What Will This Crisis Lead to?

Includes: DIA, SPY
by: James Quinn

William Strauss and Neil Howe wrote the book The Fourth Turning in 1997. Their theory is that history is a series of repetitive 100-year cycles, with 4 generations living through each cycle. We’re currently in the most hazardous part of the cycle: The Fourth Turning, an era of upheaval in which our country will redefine its very nature and purpose. The most volatile generation -- Baby Boomers -- now holds positions of power.

The sudden spark that catalyzed this crisis occurred on the beautiful morning of September 11, 2001; the crisis reached a crescendo in late 2008. Many believe that the worst is behind us, but this is highly unlikely. Previous crises lasted 15 to 20 years. The crisis which appears most analogous to this one is the Great Depression, which lasted 16 years. In both cases, the Federal Reserve pumped too much credit into the financial system. The only contemporary innovation: Politicians now hastened the fall by eliminating all financial regulation. What we have is the Greater Depression - which we’re likely only halfway through.

The perceived success of the War on Terror has convinced a majority of the population that government can solve all of their financial troubles better than the free market. America has thus become a minimum monthly payment nation. As long as they can make the minimum monthly payment, they can lease a BMW, buy the best furniture today and worry about the bill in 2013, and buy electronic gadgets and bling on their Capital One (NYSE:COF) credit card. The American sheeple are being led to slaughter by shepherds (Obama, Geithner, Bernanke) who have convinced them that borrowing and spending at malls will save the country. The Baby Boomers are desperately hoping to be saved from their own reckless behavior by even more reckless behavior by the government. Boomers will never be known for their willingness to sacrifice and accept the bitter medicine that is required to rebalance their lives. Ask them to buy a Rolex with someone else’s tax dollars and they are all in.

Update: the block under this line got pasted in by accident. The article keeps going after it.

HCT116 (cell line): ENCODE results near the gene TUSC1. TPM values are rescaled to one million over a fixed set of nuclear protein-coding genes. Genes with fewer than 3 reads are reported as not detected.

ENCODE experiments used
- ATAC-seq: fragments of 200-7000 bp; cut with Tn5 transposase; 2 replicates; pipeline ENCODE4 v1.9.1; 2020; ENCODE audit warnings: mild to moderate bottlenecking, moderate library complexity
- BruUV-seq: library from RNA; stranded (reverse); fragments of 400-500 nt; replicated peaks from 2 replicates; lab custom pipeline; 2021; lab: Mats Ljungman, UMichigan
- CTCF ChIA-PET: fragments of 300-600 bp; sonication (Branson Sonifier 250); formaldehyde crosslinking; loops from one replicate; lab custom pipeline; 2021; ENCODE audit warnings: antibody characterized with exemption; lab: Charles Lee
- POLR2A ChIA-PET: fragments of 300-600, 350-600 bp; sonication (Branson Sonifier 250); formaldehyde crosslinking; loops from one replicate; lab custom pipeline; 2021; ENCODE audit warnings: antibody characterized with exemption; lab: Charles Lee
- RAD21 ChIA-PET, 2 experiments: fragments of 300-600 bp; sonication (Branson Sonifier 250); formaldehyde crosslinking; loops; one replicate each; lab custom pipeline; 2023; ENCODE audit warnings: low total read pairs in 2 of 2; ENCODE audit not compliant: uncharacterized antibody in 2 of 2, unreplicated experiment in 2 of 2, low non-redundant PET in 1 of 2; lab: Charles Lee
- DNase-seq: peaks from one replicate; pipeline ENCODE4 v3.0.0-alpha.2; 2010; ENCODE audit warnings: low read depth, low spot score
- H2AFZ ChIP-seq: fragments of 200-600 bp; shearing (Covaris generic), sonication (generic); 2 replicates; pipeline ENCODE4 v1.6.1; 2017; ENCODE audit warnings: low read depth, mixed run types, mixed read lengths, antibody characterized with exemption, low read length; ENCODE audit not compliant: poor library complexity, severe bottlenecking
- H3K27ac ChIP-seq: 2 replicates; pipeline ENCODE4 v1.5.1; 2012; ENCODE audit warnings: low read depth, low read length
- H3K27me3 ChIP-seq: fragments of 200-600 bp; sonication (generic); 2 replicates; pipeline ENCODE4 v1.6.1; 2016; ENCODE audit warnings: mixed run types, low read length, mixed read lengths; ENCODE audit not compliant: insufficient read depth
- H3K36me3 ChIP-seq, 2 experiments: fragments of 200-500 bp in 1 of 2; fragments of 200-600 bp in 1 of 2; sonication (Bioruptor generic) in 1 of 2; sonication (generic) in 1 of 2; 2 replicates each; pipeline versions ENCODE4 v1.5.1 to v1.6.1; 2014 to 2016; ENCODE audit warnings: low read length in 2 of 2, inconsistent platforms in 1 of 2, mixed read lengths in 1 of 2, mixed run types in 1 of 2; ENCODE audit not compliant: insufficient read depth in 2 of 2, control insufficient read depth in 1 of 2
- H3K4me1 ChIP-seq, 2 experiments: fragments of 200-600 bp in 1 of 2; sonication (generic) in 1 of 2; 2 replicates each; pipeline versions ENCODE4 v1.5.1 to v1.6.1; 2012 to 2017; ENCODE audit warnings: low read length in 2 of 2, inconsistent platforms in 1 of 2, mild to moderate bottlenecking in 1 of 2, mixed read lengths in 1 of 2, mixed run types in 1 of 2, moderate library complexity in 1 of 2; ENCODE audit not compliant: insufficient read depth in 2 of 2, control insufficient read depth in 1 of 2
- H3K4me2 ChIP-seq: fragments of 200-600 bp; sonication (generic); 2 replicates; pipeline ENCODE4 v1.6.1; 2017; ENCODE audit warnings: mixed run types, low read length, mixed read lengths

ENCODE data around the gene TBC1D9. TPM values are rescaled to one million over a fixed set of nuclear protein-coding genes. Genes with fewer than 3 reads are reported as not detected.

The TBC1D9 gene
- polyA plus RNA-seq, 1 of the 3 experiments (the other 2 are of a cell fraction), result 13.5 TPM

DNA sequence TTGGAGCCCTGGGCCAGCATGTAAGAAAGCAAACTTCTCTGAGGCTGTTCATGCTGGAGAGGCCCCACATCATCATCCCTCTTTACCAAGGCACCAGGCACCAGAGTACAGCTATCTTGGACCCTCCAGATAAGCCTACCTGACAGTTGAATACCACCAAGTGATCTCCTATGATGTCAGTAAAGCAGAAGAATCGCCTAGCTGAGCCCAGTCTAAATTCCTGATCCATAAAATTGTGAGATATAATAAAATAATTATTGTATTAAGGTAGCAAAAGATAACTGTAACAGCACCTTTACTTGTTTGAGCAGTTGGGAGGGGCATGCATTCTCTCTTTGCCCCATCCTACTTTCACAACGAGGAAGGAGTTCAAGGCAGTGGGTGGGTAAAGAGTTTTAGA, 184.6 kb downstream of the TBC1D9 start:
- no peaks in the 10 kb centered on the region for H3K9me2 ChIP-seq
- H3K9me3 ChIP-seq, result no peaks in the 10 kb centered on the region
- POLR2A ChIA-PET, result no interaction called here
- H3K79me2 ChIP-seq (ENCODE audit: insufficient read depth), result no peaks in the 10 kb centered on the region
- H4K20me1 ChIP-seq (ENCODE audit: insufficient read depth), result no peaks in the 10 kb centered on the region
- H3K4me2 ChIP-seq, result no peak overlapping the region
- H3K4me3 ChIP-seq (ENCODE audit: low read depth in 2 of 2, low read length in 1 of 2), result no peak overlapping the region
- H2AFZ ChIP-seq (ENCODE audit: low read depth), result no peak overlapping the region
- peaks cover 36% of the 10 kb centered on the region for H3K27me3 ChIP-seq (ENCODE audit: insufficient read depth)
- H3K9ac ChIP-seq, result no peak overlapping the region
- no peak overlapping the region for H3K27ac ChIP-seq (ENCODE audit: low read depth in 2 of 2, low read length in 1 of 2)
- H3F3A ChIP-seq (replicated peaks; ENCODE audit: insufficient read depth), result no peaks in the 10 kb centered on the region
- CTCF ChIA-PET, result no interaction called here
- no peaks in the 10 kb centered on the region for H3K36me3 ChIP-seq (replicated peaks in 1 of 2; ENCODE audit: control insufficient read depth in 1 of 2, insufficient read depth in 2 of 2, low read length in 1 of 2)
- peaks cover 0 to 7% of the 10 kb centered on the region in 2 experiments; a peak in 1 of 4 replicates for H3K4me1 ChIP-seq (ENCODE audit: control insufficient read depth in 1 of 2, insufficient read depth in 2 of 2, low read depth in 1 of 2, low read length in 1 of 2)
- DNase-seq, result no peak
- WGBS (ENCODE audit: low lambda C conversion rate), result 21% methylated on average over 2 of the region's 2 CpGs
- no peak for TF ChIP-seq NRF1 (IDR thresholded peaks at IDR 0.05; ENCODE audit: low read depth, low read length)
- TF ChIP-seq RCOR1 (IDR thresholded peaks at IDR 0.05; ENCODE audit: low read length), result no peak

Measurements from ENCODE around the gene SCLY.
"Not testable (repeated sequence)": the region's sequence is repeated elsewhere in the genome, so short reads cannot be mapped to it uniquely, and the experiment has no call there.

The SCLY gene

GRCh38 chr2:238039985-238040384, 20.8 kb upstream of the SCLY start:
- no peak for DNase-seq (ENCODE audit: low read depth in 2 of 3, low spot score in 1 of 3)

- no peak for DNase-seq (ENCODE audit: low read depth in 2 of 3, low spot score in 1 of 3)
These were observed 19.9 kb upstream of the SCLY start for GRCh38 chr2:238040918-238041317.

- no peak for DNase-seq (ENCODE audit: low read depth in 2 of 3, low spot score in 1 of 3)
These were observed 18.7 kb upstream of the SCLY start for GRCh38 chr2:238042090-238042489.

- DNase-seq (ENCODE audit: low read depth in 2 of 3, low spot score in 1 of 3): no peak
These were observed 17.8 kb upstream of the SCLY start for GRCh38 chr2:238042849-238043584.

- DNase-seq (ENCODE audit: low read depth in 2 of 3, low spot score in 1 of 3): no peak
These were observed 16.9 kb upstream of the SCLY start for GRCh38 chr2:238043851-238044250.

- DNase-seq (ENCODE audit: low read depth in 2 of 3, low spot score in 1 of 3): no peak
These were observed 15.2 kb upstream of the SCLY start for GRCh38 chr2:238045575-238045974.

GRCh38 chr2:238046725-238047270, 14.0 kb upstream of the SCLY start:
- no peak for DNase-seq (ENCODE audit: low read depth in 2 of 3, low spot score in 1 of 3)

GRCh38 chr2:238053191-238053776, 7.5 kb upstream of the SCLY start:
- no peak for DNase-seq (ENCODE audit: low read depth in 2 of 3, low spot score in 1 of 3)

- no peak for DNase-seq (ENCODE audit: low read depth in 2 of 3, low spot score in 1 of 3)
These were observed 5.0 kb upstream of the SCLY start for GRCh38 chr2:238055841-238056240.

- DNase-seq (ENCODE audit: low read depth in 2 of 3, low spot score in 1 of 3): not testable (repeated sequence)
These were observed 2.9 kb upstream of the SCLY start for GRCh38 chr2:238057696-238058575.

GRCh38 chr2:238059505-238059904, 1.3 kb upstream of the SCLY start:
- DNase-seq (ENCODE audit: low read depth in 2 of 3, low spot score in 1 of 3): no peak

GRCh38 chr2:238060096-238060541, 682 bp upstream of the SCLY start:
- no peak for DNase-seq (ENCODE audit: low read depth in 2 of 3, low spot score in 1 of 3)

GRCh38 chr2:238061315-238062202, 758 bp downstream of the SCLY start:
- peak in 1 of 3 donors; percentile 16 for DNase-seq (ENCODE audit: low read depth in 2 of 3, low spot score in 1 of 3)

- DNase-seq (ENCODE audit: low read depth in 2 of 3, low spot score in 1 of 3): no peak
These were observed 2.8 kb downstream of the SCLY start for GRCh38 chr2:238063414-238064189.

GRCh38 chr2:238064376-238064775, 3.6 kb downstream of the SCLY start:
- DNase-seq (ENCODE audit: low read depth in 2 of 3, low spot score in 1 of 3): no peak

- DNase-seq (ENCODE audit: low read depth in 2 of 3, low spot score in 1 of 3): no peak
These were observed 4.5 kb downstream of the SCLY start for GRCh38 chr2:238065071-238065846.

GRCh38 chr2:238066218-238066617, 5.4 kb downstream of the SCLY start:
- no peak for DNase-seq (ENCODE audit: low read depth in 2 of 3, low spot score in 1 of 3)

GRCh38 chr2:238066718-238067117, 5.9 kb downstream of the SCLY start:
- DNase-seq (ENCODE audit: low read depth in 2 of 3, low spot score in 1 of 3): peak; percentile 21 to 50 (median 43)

(I’m personally hoping the crack in my windshield will eventually convert into the likeness of Jesus Christ. I’ll turn my car into a shrine and make millions. Just classify me as a Boomer optimist.)

The entrepreneurial risk-taking that’s been the basis for our economic success is dying out; now, the government dictates how auto companies, insurance companies, and banks should be run. Government names the winners, and the losers. Politicians will frame every issue as an either/or option. You either support their new spending plan - or catastrophe awaits. Government will use this crisis to enhance their power. The 50% of Americans who pay no Federal income taxes will support any idea or program that will get them something for nothing.

Strauss & Howe described the Prophet/Idealist generation as one born during a High; coming of age during an Awakening; spending its midlife in an Unraveling; and passing old age in a Crisis. Prophetic leaders have been cerebral and principled, proponents of sacrifice, wagers of righteous wars. Early in life, few saw combat. Late in life, most prophets come to be revered as much for their words as for their deeds.